Early adopters of Theia have included TypeFox, Ericsson, RedHat and Arduino, enabling us to see the capabilities and attributes of the platform as detailed in earlier sections in action in realistically complex settings.

Arduino have already adopted Theia into their custom development environment, Pro IDE7, an upgrade to their classic Arduino IDE. Theia’s cloud support has allowed them to create a web editor which allows Arduino users to start working with libraries without installing them. They have also been able to offer features like debugging, git integration, and third party plugins based on this platform.

Figure: Arduino Pro IDE

As for RedHat, they have recently introduced Che-Theia8, a combination of Theia and Eclipse Che (a Kubernetes native IDE), where the use of Theia has enabled them to provide a better IDE experience. They describe their own capabilities as VS Code extension compatibility, a VS Code-like IDE experience, and easier to interact with containers9.

Figure: Che-Theia


A stakeholder in the architecture of a system is an individual, team, organization, or classes thereof, having an interest in the realization of the system10. After analyzing the Theia website11 and Github1, we have identified Theia’s stakeholders and provided an overview below.


Theia is a subproject of Eclipse Cloud Development, which Eclipse Foundation manages. The Eclipse Foundation is a European-based international not-for-profit association supported by over 300 members, including industry leaders who have embraced open-source as a critical enabler for business strategy12. Eclipse Foundation aims at providing its global community of individuals and organizations with a mature, scalable, and business-friendly environment for open source software collaboration and innovation 13 and Theia is a part of this environment. Specifically, the prominent supporting organizations of Theia are TypeFox, Ericsson, and Red Hat, which are all members of the Eclipse Foundation.

Gunnar Wagenknecht is the mentor of Theia and responsible for monitoring and advising the project during the Incubation Phase1314. He is also a member of the Eclipse Architecture Council, a council of experienced Eclipse committers15. Sven Efftinge and Marc Dumais are the project leads and responsible for ensuring that their Project’s Committers are following the Eclipse Development Process, and that the project is engaging in the right sorts of activities to develop vibrant communities of users, adopters, and contributors16.


Everyone can contribute to Theia’s development through Theia’s community17, GitHub1, and Twitter18 as a developer, tester, or communicator. TypeFox developed the initial contribution of Theia in collaboration with Ericsson since they are the prominent supporting organizations of Theia. The top contributors shown on GitHub are from TypeFox and Ericsson. These main contributors are also maintainers and integrators, responsible for periodically reviewing and merging pull requests and answering questions in the Theia community. Other than the main contributors working for the companies that support Theia, a great many developers contribute to Theia because they are interested in this project or hope to improve personal ability through contribution.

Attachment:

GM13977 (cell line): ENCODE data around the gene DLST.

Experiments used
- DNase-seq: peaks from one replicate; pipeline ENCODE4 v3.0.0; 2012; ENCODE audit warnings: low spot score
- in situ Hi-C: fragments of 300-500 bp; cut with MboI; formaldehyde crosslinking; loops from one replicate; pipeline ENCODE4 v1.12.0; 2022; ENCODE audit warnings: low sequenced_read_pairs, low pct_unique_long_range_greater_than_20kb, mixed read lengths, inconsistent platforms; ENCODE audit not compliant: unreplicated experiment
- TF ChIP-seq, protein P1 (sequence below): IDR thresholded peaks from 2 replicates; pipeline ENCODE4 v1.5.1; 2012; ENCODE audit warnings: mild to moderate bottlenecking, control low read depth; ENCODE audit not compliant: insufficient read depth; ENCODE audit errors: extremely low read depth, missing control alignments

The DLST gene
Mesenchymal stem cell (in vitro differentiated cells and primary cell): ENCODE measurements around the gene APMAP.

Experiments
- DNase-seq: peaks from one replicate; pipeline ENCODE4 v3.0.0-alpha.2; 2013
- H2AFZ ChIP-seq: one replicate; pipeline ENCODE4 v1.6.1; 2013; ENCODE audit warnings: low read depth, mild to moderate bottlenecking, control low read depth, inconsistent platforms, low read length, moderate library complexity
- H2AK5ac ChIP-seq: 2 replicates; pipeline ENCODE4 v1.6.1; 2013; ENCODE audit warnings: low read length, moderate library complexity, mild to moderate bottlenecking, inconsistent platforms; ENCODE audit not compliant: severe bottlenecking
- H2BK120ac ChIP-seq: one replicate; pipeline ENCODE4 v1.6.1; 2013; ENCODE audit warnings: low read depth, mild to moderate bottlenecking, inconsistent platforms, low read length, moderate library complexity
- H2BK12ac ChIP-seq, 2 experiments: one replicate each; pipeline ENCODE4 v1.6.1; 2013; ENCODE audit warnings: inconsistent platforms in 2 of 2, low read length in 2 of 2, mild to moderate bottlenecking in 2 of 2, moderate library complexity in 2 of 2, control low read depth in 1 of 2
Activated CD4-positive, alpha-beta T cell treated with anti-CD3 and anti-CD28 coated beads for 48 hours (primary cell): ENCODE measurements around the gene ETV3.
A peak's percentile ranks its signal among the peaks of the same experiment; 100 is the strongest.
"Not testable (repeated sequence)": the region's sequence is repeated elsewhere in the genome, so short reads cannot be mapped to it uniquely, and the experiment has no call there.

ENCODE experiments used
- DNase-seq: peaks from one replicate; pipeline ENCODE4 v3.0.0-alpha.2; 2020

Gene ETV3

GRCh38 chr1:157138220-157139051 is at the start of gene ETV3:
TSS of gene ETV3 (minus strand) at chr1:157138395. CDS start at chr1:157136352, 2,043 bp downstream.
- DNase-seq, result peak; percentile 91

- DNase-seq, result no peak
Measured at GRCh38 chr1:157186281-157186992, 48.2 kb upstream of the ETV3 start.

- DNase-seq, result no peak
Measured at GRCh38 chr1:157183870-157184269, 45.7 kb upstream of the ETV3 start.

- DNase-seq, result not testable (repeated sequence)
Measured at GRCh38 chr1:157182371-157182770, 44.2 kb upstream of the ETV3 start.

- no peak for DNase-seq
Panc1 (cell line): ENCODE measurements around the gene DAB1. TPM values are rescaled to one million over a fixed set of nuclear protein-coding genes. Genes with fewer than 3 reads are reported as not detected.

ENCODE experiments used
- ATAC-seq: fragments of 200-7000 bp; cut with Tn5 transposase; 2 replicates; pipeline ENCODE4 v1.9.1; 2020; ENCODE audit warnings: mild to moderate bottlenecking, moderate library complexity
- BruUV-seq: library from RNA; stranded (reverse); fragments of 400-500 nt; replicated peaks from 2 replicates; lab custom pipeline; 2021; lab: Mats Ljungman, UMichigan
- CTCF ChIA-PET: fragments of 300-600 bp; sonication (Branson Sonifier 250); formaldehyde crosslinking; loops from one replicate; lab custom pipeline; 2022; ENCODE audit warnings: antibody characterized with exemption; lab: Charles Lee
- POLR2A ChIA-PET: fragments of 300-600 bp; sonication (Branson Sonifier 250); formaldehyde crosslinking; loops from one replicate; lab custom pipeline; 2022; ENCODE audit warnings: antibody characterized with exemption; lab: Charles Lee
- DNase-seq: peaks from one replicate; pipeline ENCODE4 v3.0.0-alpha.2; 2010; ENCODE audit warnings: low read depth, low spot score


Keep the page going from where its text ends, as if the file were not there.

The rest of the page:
Direct & Final Users

As discussed in the Domain Concepts section, the users of Theia are software developers, especially those that want to implement IDEs with specific functions. Some corporations can also use Theia to implement and provide on-demand IDEs for developer teams. Sometimes users can also be considered as Theia’s developers. They can discover, report and resolve issues while using it, and contribute to Theia since they hope the quality of Theia could improve.


The market competitor of Theia includes companies providing similar browser-based IDEs. For instance, Amazon Cloud9,VS Code, and CodeSandbox. They care about Theia because the development of Theia may seize their market and affect their business interests.


The context view usually represents the system itself as a “black box” and focuses its relationships, interactions, dependencies with the outside world. An overview of Theia’s context is as the diagram bellow.

Figure: External Dependency Diagram

Eclipse Theia provides an extensible platform for developers to develop browser and desktop IDEs for multiple programming languages, e.g., JavaScript, Java, and Python. Eclipse Theia is an open-source project managed by Eclipse Foundation and licensed under the Eclipse Public License 2.019.

Eclipse Theia has frontend and backend running, which communicate through JSON RPC over WebSockets. Eclipse Theia renders a VS Code-like user interface on the web browser or the local desktop application for users for the front end. The backend runs on a host or locally within the desktop application. Many extensions contribute to the frontend and backend.